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NASA Takes First Steps Toward Drone Traffic Management

NASA recently successfully demonstrated rural operations of its unmanned aircraft systems (UAS) traffic management (UTM) concept, integrating operator platforms, vehicle performance, and ground infrastructure. The next steps involve further validation through Federal Aviation Administration (FAA) test sites.

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New Methods Detect and Predict Fatigue-Related Aircraft Cracks

Researchers are developing tools and technology to detect the formation of cracks in aircraft components and monitor their progression. The team is conducting comprehensive testing and characterization studies to understand and monitor how tiny cracks are initiated and grow in metal components as they are subjected to repetitive strains and stresses similar to those that wings, fuselages, and other aircraft components experience in service.

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Precision NASA Thruster Keeps Spacecraft Still

The European Space Agency’s LISA Pathfinder spacecraft is on its way to space with the Disturbance Reduction System (DRS), a thruster technology developed at NASA's Jet Propulsion Laboratory. The DRS uses colloid micronewton thrusters, the first of their kind, to keep the spacecraft as still as possible and compensate for solar pressure. These thrusters electrically charge small liquid droplets and accelerate them through an electric field in order to generate thrust.

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Nano-Submarine Motors Powered by Light

Each of the single-molecule, 244-atom submersibles built at Rice University has a motor powered by ultraviolet light. With each full revolution, the motor’s tail-like propeller moves the sub forward 18 nanometers. And with the motors running at more than a million RPM, that translates into speed. Though the sub’s top speed amounts to less than 1 inch per second, that’s a breakneck pace on the molecular scale.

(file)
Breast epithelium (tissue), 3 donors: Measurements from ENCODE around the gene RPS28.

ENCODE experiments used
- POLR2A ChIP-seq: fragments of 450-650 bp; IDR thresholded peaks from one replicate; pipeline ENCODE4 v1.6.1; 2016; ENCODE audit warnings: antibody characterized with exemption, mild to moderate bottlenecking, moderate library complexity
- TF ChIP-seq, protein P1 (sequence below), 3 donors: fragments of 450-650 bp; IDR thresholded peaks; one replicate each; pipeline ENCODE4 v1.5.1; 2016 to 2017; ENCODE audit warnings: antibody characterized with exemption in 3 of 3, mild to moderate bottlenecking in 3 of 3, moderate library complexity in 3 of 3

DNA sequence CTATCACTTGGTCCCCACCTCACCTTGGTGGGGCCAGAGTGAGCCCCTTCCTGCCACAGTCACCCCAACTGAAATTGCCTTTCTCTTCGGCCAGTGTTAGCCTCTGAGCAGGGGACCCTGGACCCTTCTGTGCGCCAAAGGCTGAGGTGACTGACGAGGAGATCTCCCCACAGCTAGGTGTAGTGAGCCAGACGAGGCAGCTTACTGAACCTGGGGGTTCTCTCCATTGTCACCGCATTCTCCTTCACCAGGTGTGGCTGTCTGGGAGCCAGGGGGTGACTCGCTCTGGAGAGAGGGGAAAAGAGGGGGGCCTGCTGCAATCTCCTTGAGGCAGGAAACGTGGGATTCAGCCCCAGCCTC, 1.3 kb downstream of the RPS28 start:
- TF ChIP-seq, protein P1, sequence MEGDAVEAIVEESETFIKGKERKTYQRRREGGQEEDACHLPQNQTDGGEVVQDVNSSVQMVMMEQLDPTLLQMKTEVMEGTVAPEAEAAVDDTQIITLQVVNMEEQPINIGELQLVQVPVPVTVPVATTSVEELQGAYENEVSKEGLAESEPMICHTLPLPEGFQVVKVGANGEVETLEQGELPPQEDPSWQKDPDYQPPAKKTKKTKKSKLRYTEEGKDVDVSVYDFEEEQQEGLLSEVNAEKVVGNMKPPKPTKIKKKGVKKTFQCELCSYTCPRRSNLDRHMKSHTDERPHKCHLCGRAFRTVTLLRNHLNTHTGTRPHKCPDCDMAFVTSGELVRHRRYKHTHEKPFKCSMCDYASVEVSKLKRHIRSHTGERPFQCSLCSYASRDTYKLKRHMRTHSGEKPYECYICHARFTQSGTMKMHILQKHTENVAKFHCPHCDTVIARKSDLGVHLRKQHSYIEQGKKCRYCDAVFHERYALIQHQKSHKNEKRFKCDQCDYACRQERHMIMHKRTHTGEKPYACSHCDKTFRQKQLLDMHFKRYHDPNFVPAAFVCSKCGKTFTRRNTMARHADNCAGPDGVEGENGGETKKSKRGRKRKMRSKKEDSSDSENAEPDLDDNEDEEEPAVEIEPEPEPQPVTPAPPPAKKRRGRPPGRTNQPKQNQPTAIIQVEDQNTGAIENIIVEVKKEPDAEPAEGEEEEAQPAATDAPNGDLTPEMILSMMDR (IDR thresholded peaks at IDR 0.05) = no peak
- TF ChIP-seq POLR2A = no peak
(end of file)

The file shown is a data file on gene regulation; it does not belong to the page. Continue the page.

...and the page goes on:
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Wearable Equipment Supports Human Motion

The Unplugged Powered Suit (UPS), a new model of pneumatic muscle and an active type of assistive equipment incorporating the muscle, is wearable equipment that supports human movement without requiring any electronic devices and tanks. It employs a newly developed pneumatic muscle named Pneumatic Gel Muscle (PGM) as an actuator.

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Making Conductors by Spreading Them Like Butter on Toast

Scientists from Stanford University and the Department of Energy’s SLAC National Accelerator Laboratory have made flexible, transparent electrical conductors with record-high performance for use in solar cells, displays, and other devices by spreading polymers on a clear surface with a tiny blade, like a knife spreading butter on toast.

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New Technique Can Weld “Un-weldable” Metals

Engineers at The Ohio State University have developed a new welding technique that consumes 80 percent less energy than a common welding technique, yet creates bonds that are 50 percent stronger. The new technique could have a huge impact on the auto industry. Despite recent advances in materials design, alternative metals still pose a challenge to manufacturers. Many are considered un-weldable by traditional means, in part because high heat and re-solidification weaken them.

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